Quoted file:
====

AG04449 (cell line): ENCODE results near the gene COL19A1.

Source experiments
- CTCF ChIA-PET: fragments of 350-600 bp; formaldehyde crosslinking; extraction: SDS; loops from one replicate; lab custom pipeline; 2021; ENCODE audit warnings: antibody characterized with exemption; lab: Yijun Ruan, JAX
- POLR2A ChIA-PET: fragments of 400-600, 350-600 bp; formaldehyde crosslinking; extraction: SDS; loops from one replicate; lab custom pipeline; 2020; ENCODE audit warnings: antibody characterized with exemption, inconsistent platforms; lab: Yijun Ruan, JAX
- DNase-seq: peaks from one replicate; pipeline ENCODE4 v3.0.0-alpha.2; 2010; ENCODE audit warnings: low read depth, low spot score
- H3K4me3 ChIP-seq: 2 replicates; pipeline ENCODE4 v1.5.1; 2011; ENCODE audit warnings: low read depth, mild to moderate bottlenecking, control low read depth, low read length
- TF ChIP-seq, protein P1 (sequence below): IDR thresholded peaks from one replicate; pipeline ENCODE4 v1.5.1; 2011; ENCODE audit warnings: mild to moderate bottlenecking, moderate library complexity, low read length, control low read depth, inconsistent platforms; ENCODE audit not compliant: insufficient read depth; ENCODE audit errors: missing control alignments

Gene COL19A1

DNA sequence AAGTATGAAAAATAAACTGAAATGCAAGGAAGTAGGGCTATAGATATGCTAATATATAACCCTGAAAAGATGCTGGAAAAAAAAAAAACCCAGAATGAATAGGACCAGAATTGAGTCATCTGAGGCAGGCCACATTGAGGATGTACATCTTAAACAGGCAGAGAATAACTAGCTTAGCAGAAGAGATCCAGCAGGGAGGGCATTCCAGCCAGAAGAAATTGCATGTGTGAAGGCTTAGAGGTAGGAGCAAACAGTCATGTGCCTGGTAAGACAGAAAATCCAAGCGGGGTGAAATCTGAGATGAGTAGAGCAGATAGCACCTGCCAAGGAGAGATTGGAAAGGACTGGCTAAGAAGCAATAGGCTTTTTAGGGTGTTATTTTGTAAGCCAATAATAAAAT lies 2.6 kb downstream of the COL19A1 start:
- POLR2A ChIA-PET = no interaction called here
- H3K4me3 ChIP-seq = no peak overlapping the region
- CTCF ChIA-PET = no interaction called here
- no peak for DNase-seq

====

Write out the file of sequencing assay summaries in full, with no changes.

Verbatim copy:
AG04449 (cell line): ENCODE results near the gene COL19A1.

Source experiments
- CTCF ChIA-PET: fragments of 350-600 bp; formaldehyde crosslinking; extraction: SDS; loops from one replicate; lab custom pipeline; 2021; ENCODE audit warnings: antibody characterized with exemption; lab: Yijun Ruan, JAX
- POLR2A ChIA-PET: fragments of 400-600, 350-600 bp; formaldehyde crosslinking; extraction: SDS; loops from one replicate; lab custom pipeline; 2020; ENCODE audit warnings: antibody characterized with exemption, inconsistent platforms; lab: Yijun Ruan, JAX
- DNase-seq: peaks from one replicate; pipeline ENCODE4 v3.0.0-alpha.2; 2010; ENCODE audit warnings: low read depth, low spot score
- H3K4me3 ChIP-seq: 2 replicates; pipeline ENCODE4 v1.5.1; 2011; ENCODE audit warnings: low read depth, mild to moderate bottlenecking, control low read depth, low read length
- TF ChIP-seq, protein P1 (sequence below): IDR thresholded peaks from one replicate; pipeline ENCODE4 v1.5.1; 2011; ENCODE audit warnings: mild to moderate bottlenecking, moderate library complexity, low read length, control low read depth, inconsistent platforms; ENCODE audit not compliant: insufficient read depth; ENCODE audit errors: missing control alignments

Gene COL19A1

DNA sequence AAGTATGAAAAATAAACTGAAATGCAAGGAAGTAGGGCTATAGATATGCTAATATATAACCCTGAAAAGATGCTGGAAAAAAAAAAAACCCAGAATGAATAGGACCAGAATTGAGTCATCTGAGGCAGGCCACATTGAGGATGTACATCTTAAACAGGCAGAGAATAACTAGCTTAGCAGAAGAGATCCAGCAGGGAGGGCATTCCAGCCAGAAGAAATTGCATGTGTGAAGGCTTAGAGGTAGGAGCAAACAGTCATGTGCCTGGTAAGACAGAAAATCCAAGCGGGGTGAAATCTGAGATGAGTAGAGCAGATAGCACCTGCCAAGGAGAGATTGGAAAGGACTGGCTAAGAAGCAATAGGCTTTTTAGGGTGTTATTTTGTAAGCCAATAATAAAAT lies 2.6 kb downstream of the COL19A1 start:
- POLR2A ChIA-PET = no interaction called here
- H3K4me3 ChIP-seq = no peak overlapping the region
- CTCF ChIA-PET = no interaction called here
- no peak for DNase-seq